James Anderson: Just Bowl the Ball as Fast as you Can

(Image credit: Unknown)

Who taught you most about cricket?

When I first started out at Lancashire, I played with Neil Fairbrother. He just told me: “Don’t worry about anything except bowling the ball as fast as you can.” That took a lot of the pressure away, because I’d been obsessing about making each delivery perfect for line and length and movement. Even nowadays, I try to keep my action as simple as possible. It’s like a golf swing: the more you think about each little element, the worse it gets, so when I’m running in, my mind is almost blank. I don’t even really look where I’m bowling, I just try to get the right “feel” off my fingers as I let the ball go.

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Who helped you most when you were young?

I had two good PE teachers at school, Mr Preedy and Mr Ennis. We didn’t have good facilities, but they made the best of a bad situation, and they kept up my love for sport when I might have been distracted by other things. I was one of the smallest kids in my year, but when I was 15, I grew about a foot in 18 months and started bowling a lot quicker. After that, I was a bit like the guy in The Great Escape, always with a ball in my hand. Even in bed, I’d be throwing it against the wall and catching it on the rebound.

Who was your sporting hero?

I loved Boris Becker, the energy he had, but I didn’t have any posters on the wall. Oh, apart from one of Ian Wright. I went through a regrettable Arsenal phase when my local team, Burnley, were bottom of the fourth division.

Which opponent do you admire?

Brendon McCullum, for what he did to New Zealand cricket over the last few years. I used to think that sledging was a big part of my game, but the more I chatted to him, the more I realised it didn’t affect good players. New Zealand don’t sledge at all – they don’t talk to anybody, they just concentrate on their cricket. And that’s what I try to do now.

Who is the most fun to socialise with after a match?

That whole “come back for a barbecue at mine” doesn’t really happen any more. There isn’t time, because you go from one ground straight to the bus to get to the next one. Mind you, we had a really good drink with the South African lads after the series there in January. We went to their dressing room, had a fines meeting and played drinking games.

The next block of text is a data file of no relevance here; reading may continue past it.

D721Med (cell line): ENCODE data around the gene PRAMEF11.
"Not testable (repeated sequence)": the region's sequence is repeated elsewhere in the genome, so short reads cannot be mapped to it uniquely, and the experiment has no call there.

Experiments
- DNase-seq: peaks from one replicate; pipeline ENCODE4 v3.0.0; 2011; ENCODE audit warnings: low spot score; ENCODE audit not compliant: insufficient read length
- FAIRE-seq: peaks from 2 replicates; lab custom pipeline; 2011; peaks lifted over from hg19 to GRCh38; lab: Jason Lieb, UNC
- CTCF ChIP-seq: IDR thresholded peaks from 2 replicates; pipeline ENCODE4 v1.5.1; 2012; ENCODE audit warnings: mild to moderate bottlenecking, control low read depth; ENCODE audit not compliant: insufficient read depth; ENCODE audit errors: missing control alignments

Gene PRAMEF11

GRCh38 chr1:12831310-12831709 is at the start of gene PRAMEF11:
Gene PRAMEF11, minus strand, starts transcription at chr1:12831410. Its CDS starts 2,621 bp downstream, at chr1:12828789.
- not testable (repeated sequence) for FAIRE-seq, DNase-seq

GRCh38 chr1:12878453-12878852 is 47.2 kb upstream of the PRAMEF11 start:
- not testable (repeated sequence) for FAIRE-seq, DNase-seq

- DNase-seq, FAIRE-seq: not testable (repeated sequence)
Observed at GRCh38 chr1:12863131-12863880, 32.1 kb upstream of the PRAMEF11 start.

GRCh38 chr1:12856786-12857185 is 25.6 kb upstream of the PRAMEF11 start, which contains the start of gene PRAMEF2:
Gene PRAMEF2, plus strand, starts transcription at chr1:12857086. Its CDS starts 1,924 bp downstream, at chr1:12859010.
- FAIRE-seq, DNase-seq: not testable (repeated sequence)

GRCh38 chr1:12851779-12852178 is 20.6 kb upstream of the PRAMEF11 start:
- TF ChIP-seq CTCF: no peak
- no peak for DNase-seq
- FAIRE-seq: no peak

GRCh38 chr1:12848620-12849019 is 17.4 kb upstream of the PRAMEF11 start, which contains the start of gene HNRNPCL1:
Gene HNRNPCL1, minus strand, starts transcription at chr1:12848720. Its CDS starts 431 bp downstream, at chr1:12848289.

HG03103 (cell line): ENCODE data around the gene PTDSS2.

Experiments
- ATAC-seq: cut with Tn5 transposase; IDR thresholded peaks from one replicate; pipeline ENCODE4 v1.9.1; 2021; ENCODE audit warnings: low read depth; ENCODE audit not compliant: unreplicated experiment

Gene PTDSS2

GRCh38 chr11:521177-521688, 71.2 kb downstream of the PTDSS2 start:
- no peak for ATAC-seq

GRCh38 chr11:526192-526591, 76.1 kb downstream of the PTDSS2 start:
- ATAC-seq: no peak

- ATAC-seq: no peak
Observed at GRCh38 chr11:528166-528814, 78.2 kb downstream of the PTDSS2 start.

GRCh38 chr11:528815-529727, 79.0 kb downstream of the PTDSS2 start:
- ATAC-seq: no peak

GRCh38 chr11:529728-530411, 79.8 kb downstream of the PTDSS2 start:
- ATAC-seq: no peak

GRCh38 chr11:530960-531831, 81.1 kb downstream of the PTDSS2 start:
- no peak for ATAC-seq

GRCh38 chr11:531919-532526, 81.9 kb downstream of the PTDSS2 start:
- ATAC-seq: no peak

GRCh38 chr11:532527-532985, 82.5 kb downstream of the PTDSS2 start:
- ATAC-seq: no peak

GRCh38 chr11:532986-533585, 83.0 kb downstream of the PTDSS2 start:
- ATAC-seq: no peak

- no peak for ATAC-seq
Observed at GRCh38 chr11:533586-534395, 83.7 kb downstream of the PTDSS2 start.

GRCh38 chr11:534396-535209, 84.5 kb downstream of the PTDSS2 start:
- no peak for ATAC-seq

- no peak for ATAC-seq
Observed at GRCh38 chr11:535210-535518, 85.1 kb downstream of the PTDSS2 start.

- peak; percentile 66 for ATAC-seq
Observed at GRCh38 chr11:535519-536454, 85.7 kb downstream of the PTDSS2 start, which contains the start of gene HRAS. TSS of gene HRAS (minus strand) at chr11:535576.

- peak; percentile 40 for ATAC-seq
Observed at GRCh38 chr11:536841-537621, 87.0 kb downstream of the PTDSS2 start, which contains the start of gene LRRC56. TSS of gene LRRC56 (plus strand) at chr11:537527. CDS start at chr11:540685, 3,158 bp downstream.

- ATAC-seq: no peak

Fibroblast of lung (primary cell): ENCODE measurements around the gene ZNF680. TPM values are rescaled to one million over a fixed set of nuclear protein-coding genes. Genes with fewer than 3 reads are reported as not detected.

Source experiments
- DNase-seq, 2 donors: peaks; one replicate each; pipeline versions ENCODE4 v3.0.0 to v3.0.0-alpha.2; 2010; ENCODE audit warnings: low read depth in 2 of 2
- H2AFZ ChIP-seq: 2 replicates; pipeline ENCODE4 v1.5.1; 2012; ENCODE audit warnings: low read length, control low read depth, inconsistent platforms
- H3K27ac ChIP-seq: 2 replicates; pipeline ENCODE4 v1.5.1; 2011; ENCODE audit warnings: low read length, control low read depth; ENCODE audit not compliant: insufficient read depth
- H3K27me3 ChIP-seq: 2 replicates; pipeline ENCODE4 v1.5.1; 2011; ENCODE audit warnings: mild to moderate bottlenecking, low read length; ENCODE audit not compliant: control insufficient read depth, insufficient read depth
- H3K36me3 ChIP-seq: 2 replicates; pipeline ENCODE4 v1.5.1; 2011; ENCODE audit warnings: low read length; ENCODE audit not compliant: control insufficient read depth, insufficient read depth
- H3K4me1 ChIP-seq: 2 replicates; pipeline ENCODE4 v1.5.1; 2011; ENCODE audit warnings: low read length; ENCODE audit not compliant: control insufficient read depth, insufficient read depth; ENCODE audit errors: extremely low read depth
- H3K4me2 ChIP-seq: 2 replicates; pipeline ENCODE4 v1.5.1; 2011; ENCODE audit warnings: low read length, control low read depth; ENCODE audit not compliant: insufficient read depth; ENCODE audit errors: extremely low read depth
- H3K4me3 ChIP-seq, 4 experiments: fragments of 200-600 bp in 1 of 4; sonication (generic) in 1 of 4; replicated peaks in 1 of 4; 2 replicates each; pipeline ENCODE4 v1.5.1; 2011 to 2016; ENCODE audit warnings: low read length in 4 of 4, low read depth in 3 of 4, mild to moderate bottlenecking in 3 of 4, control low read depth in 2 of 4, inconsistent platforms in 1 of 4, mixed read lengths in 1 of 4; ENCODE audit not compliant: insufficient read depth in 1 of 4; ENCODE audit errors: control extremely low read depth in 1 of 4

Which team has the best dressing room atmosphere?

I was lucky to come into a Lancashire team that was quite old. They had a lot of experience and they were really relaxed, which helped me feel not under pressure and clam up. England was different. It felt like every man for himself. If you were a 20-year-old coming into the team, the sense you got was, “Who’s this kid?” Not welcoming at all, but that has changed for the better in recent years.

Which team-mate do you admire?

I’ll say Alastair Cook or Andrew Strauss. And not just because they are England captain and director of cricket right now! People think Cook is not blessed with all the shots, and that he’s not the most fluent to watch, but he’s one of the most mentally tough players I’ve ever seen. If you wanted someone batting for your life, I’d choose him.

Has any groundsman done special things to make a pitch lively for you?

Not really. It’s not like in Turkish football, where they kill a goat to make the grass lucky. Mind you, I saw a groundsman step on a scorpion in Sri Lanka, but that was an accident, not a ritual.

Who is your greatest supporter?

My wife was brilliant when I was out for six months with a back injury. I’m a really fidgety patient, so I can be annoying. That said, my two daughters hate cricket. They’re seven and five and at that age where they enjoy giving me lip. I love being at home, and they see cricket as something that takes their dad away.

Who do you turn to when you’re not playing well?

You need a good unit of friends and family that you can lean on. I’ve played with guys like Marcus Trescothick and Jonathan Trott who had to retire because of the mental difficulties they were under. Whenever I’m suffering, I try to find a mate to go for a beer and forget about it. That’s my cure – mild amounts of alcohol.

James Anderson is the new face of Brut Sport Style, available in Boots and top retailers nationwide. Follow @BrutForMen for more information


Grub Smith contributed interviews and features to the print edition of Coach, which ran from 2015 to 2016.